Notebook Is A Better Readme

Source code, repo, published version

A lot of the times newcomers to open source projects are kindly asked to contribute to readme or documentation before they can do any real work. Same thing starting a new job. Many smaller projects get their readme as an afterthought. We also tend to forget to keep readme/documentation up-to-date rendering them even more confusing.

I'd been writing my project for over a year and hoping to get help, buy-in, and collaboration. Then I realized that I hadn't updated my Readme since starting out, and it was out of date, and, frankly sucked. It was not convincing, and it was the first thing that devs saw when assessing my project!


This quote comes from a Hacker News thread about Readme Driven Development (great read, by the way!). The name implies you should write your readme before writing any code. I'd like to extend that idea for things that work inside browser.

Readme can execute the code it's describing

What if reader could interact with the code, try different modes and values while following the general narrative of the document? Basic example:



Draw is a library for drawing shapes of different colors. It can draw squares, triangles and circles in red, green and blue.


npm install my-draw-library



(red, green, or blue) ...


(triangle, circle or square) ...


Grab the code below to draw the shape you've selected.

import draw from "my-draw-library";

draw({ color: "...", shape: "..." });

This approach should work for most libraries that have text or graphic output. Too often I find myself installing an npm package, going through all the instructions only to find that it's not what I need. I only wish I learned it sooner! In case GitHub I'm already looking at a page rendered inside the browser so it could run the package code along with proper sandboxing.

Now, GitHub offers GitHub Pages with Jekyll or other static-site generator but I see two major drawbacks here:

Good thing about GitHub readmes is that they are absolutely consistent in how they look and feel and their content to some extent. To illustrate the problem please take a look at the Prism.js' GitHub Pages. (I love the library, don't mean to pick at it in any way). I was trying to find how to highlight the DOM node with the import statement above but that page made me feel right away that it won't be easy to find what I need. Instead I want to know where to look before I even open the page. It should be noted that setting up static site generator is extra work not many are willing and able to do.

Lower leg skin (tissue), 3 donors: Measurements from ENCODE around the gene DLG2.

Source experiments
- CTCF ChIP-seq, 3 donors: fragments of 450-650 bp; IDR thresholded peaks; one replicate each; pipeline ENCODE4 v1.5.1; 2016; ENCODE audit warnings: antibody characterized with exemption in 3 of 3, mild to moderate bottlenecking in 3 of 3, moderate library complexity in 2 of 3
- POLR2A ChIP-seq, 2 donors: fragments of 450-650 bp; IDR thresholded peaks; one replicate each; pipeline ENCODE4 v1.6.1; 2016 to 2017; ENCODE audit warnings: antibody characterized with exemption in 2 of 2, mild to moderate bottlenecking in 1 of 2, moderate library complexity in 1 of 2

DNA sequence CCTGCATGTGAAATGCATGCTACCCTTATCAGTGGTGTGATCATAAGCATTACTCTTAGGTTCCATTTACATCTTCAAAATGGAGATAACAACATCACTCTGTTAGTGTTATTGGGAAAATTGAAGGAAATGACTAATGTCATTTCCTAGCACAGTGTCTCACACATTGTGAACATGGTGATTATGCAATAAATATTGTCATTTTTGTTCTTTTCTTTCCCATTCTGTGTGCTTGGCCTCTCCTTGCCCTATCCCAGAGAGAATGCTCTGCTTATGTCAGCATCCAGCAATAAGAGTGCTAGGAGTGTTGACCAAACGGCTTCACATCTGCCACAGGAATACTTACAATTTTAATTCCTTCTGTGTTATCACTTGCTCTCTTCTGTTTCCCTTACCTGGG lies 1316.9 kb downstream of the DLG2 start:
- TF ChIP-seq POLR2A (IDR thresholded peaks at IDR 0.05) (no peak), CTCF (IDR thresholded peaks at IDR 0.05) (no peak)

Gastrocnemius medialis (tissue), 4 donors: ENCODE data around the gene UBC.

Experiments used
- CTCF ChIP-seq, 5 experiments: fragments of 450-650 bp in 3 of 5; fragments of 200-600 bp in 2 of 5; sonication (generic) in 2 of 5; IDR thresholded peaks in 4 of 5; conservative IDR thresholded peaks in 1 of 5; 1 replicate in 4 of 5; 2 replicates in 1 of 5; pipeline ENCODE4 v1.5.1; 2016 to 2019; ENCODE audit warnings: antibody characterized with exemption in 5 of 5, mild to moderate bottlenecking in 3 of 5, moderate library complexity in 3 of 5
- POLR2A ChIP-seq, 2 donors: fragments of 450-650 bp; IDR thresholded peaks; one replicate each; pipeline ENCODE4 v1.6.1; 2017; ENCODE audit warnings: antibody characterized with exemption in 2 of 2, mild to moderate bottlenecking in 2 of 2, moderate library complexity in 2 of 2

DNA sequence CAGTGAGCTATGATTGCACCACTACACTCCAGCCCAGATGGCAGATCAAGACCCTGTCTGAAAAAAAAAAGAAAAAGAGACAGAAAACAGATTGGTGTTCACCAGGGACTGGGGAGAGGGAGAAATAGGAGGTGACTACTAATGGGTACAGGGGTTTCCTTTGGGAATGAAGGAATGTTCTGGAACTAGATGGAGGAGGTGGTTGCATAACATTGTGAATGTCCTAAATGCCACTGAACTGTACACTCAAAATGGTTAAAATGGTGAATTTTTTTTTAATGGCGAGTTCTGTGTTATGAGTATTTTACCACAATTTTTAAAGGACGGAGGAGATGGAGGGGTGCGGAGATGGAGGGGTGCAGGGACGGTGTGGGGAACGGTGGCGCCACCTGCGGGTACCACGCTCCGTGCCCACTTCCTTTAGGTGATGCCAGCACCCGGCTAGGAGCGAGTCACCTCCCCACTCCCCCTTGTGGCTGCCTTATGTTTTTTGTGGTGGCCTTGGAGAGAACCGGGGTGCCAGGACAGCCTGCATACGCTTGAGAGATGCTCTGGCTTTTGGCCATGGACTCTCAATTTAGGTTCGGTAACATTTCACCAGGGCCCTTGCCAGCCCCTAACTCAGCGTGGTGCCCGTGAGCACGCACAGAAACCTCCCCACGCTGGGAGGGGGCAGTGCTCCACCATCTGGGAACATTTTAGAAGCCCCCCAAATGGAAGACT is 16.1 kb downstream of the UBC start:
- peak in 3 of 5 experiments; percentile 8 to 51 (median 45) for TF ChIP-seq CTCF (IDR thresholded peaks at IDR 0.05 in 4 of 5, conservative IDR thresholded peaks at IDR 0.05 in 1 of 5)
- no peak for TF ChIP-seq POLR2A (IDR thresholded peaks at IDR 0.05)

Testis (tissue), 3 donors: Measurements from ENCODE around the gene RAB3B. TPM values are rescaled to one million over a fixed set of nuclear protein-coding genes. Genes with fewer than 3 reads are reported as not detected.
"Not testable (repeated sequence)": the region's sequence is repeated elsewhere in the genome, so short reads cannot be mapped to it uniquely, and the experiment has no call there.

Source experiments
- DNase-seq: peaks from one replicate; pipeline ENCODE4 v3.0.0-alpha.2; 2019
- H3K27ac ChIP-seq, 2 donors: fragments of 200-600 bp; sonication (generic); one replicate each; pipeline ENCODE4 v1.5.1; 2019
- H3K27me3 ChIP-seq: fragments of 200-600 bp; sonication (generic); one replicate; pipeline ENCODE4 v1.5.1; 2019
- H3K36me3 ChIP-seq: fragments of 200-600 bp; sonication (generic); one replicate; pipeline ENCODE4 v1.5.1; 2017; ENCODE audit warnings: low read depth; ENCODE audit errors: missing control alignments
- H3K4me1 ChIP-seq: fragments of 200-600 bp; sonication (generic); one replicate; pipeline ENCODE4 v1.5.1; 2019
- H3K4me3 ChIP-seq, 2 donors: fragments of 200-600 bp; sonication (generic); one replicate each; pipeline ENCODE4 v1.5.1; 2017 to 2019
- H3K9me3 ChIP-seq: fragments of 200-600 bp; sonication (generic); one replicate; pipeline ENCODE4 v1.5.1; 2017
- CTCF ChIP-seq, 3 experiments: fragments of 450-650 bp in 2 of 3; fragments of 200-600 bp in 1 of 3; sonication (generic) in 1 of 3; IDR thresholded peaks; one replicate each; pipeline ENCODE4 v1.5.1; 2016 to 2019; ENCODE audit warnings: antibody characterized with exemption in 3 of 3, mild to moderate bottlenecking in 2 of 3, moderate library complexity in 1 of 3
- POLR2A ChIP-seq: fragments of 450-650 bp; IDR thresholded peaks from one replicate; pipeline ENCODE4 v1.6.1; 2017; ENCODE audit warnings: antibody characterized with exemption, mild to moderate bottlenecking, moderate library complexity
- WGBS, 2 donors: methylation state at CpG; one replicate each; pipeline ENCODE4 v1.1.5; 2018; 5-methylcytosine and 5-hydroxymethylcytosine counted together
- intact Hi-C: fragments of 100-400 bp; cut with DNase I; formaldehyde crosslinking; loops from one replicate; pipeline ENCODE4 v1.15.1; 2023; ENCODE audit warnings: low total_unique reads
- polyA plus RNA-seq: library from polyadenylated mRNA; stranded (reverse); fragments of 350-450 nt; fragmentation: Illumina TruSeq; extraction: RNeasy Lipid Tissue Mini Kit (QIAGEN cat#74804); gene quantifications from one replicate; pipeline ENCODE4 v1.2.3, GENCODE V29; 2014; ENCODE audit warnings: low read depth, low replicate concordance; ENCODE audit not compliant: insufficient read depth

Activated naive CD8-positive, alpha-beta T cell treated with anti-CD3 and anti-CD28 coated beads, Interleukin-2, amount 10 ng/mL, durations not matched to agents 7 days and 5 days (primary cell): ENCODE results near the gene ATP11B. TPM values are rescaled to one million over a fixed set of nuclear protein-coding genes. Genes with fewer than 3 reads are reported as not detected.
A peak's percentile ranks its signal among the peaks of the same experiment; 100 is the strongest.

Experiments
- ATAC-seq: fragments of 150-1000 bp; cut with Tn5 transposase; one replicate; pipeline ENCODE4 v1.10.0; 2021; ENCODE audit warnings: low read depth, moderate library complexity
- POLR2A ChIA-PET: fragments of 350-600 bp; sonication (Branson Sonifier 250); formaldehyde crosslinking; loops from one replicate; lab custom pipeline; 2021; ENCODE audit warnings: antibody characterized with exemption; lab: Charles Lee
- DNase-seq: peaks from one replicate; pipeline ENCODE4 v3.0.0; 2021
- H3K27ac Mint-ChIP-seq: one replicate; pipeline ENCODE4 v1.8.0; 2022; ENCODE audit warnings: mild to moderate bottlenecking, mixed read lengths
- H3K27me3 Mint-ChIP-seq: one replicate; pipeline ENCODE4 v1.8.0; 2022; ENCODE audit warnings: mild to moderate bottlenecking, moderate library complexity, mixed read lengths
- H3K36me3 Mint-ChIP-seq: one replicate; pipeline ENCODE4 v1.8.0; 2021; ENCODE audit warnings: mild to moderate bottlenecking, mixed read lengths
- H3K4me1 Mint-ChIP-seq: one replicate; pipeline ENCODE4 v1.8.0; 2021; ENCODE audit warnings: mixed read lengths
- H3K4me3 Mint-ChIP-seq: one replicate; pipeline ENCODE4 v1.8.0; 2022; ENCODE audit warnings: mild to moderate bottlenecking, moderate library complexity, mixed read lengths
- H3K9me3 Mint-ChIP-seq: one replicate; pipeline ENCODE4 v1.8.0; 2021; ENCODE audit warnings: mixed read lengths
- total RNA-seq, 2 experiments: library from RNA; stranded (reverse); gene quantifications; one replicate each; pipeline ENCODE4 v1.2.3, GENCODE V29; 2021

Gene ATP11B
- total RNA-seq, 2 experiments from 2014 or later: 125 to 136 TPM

Prism.js GitHub Pages

On the other hand their is lacking in favor or the GitHub Pages site, I assume.

Prism.js readme

Can we have the best of both worlds?



Prism is a lightweight, robust, and elegant syntax highlighting library. It's a spin-off project from Dabblet.

You can learn more on

Why another syntax highlighter?

More themes for Prism!


Theme: ...






There is no standard way to write such a readme/documentation page. We didn't always have and GitHub Flavored Markdown, yet today it is such a commodity no one notices the improvement it brought at a very low cost to maintainers.

Now, I've been working on a tool combining notebook, spreadsheet and "app-builder" type of thing, pretty far from the wants I've described above, when one day I found myself writing readmes precisely this way! The page you're reading right now is Markdown with that extra syntax. Check this out:

// Demo code for Prism.js
{ theme = select({ value: "prism", options: themes })}

{ applyTheme(theme) }

{ value = input({ value: 'const prismjs = test === 42 || 43', size: 4 }) }

{ highlight(value) }

Expressions inside curly braces are spreadsheet cells so any changes in their state are applied on any depending nodes. It is like Excel without grid and addresses. select and input functions are simple wrappers around html select and input tags, and highlight is a Prism.js wrapper component. This file you're reading is, by Ellx convention it shares scope with index.js so all of the mentioned functions are being exported by it.

These few ideas combined together provide a very concise way to write readme and write library code in general. It becomes the sort of instant TDD while the development process is being documented in the readme as you go along. I tried this approach with headlong recently. First, describe intent, add the demo code as if it's a test.


This library will export function mySum returning sum of its arguments


Then write a function.


This library exports function mySum returning sum of its arguments:

1 + 2 + 3 = ...

{ mySum2(1, 2, 3) }

Then add controls to play around, search for edge cases, or combine with other functions. Rinse and repeat. (actually discoved a bug in a one-line sum function 🤦‍♀️)


This library exports function mySum returning sum of its arguments:

... ... ...

... + ... + ... = ...

{ a = input({ type: "number", label: "a", value: 1 }) }
{ b = input({ type: "number", label: "b", value: 2 }) }
{ c = input({ type: "number", label: "c", value: 3 }) }

{a} + {b} + {c} = { mySum3(a, b, c) }

Most importantly, the readme is executing the very code it is sharing repository with, not the latest or whatever version published to npm. This turns readme into a function of its code, thus keeping at least the executed code part ever up-to-date.

Please try it for yourself, join our Discord, or drop me a line at if you're interested in this kind of readme for your project or library!